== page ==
Springtime Cat Wanderlust

Springtime Cat Wanderlust


Pet cats are especially attuned to spring. They respond to warmer temperatures and longer days in instinctual yearnings to wander, seek prey, mate, and sleep less than the usual sixteen to twenty hours a day they do in winter. It becomes urgent during these times to keep your cat indoors for several reasons.

First, even though your cat may be (and should be) spayed or neutered, restlessness to seek out other cat company will remain. Loose to roam, many cats infringe on other cat territories and end up in conflicts which result in expensive veterinary visits.

Wandering can also make your cat vulnerable to predatory animals such as dogs, coyotes, foxes, raccoons, and skunks. Birds of prey (red-tail hawks and owls) can take a cat quickly, even if they are within feet of their helpless human. Owls have been proven to be the only truly silent bird flyer and no potential prey can escape their deadly drop out of the sky.

Most cat diseases are airborne and your cat need not come in contact with a sick cat to catch many of the complicated and often fatal illnesses that attack even the strongest feline immune system

Cats often become lost when chased or through exploratory roaming. Contrary to common beliefs, cats do not scent their way home. When lost, they find hiding places and hunker down until they die of dehydration, starvation, hypothermia, or until found and dispatched by a predator.

Vehicular traffic is a common cause of injury and death to cats. When frightened by what seems to be a large threat, cats freeze to avoid detection—an instant death sentence in the path of an on-coming vehicle. Because cats become more nocturnal when weather warms, they are difficult for drivers to see after dark. Their small stature renders them invisible under headlights that shine above their crouched level.

Unfortunately, there are unscrupulous people in your cat’s world as well. Every mass murderer in history began their sadism by cruel mistreatment of animals. All start on cats and escalate to larger animals and then to people. This phenomena has been well-documented and is called “The Link” in law-enforcement and humane organizations. It is easy to find stories of how “normal” such people appeared before they were apprehended following a heinous crime perpetrated upon a human. Do not take it for granted that your cat is safe around people.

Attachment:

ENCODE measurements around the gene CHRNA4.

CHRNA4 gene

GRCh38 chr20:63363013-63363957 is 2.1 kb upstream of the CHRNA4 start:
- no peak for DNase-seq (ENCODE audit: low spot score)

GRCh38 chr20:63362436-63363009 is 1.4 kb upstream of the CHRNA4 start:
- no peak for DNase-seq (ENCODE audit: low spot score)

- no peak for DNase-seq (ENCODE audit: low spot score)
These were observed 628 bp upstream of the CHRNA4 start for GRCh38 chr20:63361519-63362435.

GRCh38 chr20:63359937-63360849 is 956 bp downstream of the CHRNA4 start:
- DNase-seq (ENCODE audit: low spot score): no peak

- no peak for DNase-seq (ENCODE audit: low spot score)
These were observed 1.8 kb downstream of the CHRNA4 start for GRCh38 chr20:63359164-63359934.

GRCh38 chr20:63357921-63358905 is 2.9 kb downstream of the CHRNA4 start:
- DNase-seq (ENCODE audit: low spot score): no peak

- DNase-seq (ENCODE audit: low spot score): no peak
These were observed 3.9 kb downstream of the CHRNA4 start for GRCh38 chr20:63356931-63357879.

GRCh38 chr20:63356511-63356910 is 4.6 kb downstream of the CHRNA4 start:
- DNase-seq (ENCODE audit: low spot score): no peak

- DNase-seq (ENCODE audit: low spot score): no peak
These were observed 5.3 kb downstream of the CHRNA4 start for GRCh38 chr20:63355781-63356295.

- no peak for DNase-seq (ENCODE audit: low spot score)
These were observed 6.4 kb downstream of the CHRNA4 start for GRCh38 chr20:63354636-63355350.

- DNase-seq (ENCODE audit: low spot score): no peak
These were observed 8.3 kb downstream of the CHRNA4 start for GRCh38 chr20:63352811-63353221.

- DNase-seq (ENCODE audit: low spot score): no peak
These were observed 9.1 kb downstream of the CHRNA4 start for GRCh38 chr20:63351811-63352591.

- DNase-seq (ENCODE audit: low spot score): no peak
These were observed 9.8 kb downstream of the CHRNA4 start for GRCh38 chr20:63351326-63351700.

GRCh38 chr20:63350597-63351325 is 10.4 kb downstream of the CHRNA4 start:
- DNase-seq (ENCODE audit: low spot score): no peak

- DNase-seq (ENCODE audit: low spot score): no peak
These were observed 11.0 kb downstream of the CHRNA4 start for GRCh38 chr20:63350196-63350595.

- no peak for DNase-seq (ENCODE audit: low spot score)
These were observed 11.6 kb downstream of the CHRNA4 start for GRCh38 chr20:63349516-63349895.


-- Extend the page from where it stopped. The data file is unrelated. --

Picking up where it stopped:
Even if your cat survives potential lethal threats, she may become the threat. Thousands of songbirds are killed by house cats each year. The peak time for endangerment is when fledglings begin to fly. They frequently land on the ground after an initial effort to leave their nest and parent birds will continue to feed them until they learn to fly into higher branches for safety. If your cat is out and watching the helpless babies, the parents are unable to protect them. Even the most staid, sleepy cat can become an aggressive stalker when primitive instincts motivate behavior.

Responsible cat caretakers keep their pets indoors where they remain safe, healthy, and affectionate. Wandering outdoors brings out wild behaviors and lessons your cat’s attention on you. Responsible and loving care involves protecting the vulnerable, especially when they do not know they are vulnerable. There is no biological reason that pet cats need time outside; both physical and psychological enrichment can be accomplished in your house–with you.




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Sunny has over 25 years’ experience in pet rescue, humane education, shelter & sanctuary work, service dog training, obedience competition, dog & cat fostering, pet medical care, horse ground training and has authored articles and books in several fields.

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One Response

  1. Ahmed Sadek Yousuf
    | Reply

    Hi there,

    I would like to ask a question, I have a young male cat (1 year 4 months old) and it hasn’t been neutered yet, so every other day he went out and came back after 1 – 2 day intervals. However on June 12 he was hit by a running car which thankfully only left him only with no significant injuries (apart from a tilted head, from which he was steadily recovering). Nevertheless since then he’s been kept at home (often forcefully, as he’d make a dash to go outside every now and then but swiftly brought back in), as he was nurtured back to good health. However in last few days he was getting extremely restless and used to shout a lot to get out hence on June 8 around 11pm or at 12 am we let him go outside thinking he’d be back at very least next morning or the day after maybe. However, it is currently (July 11th), third day since he’s been out, and he has yet to be back. I have searched for him in vicinity, but to no avail.

    My question is that is it likely that given the cat was literally forcefully kept inside for almost a month, now that he went out, is it likely that in his first significant outing in a while, will he take his time before returning, considering from what I know this time is the ideal time for ‘wanderlust’ and sexual urges to surface in male cats? Furthermore, I also fear that given he’s been reared on only cat food, in his extended stint outside, he may go hungry.

    And ah, if I may ask, given that he wears a collar at all times, is it likely that he may be stoken?

    I’m sorry for this long post but of late I’ve been getting distressed over what had happened to him, and hence am (desperately) seeking for answers.

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